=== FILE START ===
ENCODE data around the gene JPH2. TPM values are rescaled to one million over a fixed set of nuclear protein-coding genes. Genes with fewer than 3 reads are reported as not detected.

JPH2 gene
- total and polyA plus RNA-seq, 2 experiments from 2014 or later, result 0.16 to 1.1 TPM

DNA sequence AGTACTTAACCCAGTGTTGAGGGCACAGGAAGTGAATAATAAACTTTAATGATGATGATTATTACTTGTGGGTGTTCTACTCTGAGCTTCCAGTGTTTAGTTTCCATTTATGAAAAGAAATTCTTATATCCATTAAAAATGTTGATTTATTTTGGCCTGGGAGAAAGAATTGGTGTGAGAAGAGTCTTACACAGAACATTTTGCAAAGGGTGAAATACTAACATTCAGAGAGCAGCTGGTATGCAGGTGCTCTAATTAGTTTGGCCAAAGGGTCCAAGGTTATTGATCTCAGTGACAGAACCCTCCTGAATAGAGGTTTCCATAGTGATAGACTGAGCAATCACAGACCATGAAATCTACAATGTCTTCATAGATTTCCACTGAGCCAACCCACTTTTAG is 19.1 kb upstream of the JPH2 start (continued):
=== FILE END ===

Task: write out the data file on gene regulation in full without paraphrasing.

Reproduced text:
ENCODE data around the gene JPH2. TPM values are rescaled to one million over a fixed set of nuclear protein-coding genes. Genes with fewer than 3 reads are reported as not detected.

JPH2 gene
- total and polyA plus RNA-seq, 2 experiments from 2014 or later, result 0.16 to 1.1 TPM

DNA sequence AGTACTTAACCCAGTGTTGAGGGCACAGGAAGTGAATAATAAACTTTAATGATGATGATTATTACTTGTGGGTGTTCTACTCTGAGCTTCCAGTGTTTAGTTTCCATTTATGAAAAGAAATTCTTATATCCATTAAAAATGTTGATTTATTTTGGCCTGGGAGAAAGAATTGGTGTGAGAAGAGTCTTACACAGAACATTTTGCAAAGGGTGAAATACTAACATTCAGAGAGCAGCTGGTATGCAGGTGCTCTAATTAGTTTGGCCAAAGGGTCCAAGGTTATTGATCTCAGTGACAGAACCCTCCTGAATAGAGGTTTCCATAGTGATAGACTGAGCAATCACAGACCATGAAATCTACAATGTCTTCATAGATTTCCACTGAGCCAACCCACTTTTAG is 19.1 kb upstream of the JPH2 start (continued):